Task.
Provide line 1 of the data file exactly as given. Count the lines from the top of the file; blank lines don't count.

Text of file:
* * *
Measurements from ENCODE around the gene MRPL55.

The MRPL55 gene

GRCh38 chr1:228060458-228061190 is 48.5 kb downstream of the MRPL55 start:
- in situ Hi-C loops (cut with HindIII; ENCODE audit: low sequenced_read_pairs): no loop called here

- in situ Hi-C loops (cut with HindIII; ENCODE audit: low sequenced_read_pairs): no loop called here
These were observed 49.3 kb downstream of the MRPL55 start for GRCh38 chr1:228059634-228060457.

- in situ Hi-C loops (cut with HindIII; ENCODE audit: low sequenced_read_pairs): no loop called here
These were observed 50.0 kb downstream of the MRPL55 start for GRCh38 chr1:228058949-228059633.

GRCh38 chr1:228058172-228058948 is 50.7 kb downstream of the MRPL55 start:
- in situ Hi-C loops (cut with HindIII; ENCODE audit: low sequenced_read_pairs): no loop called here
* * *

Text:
Measurements from ENCODE around the gene MRPL55.